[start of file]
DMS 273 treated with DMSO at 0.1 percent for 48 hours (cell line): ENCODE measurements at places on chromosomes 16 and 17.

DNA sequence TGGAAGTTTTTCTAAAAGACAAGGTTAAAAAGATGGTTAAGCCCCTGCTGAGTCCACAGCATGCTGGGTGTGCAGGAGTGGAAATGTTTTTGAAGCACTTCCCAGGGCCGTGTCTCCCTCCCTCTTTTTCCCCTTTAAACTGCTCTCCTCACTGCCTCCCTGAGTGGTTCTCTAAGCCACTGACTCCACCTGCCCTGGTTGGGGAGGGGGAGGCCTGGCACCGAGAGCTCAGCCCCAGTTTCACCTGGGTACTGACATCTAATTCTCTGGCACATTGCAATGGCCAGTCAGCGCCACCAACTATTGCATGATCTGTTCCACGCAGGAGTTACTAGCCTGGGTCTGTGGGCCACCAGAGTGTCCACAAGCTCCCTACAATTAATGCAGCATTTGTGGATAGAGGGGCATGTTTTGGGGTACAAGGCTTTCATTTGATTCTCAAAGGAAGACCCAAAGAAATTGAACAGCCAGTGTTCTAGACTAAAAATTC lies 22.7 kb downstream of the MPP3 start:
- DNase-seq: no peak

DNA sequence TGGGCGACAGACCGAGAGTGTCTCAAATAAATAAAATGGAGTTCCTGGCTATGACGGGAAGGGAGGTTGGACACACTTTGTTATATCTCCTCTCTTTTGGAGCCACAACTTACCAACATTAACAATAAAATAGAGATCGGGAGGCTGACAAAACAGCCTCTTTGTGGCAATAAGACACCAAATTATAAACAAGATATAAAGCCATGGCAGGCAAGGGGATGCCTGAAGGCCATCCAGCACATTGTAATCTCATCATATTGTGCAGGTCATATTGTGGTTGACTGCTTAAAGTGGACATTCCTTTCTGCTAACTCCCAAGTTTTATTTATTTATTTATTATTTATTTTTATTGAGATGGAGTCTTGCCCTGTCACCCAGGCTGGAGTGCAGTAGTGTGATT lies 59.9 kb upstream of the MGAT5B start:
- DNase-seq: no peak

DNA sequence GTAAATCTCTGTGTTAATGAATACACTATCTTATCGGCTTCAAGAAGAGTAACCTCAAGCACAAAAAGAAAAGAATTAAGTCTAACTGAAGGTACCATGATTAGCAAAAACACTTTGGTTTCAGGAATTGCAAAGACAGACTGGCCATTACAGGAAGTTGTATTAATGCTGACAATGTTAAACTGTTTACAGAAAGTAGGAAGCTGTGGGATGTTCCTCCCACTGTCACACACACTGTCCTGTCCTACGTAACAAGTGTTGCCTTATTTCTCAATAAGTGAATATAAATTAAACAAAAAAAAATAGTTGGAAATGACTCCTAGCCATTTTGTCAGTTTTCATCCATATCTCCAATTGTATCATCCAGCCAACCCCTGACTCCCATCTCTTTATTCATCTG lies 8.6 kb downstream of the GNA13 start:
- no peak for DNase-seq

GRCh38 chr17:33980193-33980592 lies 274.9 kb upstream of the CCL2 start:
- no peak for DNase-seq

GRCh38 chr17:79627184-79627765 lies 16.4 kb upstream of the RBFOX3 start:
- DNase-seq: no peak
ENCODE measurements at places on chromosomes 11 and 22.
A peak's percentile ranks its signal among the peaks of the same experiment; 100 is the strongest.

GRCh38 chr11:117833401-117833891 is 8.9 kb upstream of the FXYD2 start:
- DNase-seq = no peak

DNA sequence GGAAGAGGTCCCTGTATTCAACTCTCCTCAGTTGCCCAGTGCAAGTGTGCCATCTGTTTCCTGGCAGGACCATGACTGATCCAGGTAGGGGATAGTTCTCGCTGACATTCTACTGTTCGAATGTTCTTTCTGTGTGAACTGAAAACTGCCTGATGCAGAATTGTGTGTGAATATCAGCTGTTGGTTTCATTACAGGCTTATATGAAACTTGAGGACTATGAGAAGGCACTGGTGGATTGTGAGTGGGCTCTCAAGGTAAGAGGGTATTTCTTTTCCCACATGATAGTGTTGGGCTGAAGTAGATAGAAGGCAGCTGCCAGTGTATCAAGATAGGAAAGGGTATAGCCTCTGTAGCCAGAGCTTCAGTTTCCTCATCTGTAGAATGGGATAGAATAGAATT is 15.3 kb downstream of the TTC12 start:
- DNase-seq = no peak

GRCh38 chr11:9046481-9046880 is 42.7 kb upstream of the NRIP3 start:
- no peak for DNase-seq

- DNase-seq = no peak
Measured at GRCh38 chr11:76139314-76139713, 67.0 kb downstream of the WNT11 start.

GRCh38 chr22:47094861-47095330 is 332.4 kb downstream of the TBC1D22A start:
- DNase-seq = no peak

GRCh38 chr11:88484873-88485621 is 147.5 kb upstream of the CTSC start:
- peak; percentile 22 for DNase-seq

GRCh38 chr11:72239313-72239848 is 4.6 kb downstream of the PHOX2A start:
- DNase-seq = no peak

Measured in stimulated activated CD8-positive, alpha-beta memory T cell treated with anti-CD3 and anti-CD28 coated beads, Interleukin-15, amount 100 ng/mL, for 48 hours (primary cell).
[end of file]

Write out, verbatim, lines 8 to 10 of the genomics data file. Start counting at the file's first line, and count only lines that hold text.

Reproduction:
GRCh38 chr17:33980193-33980592 lies 274.9 kb upstream of the CCL2 start:
- no peak for DNase-seq

GRCh38 chr17:79627184-79627765 lies 16.4 kb upstream of the RBFOX3 start: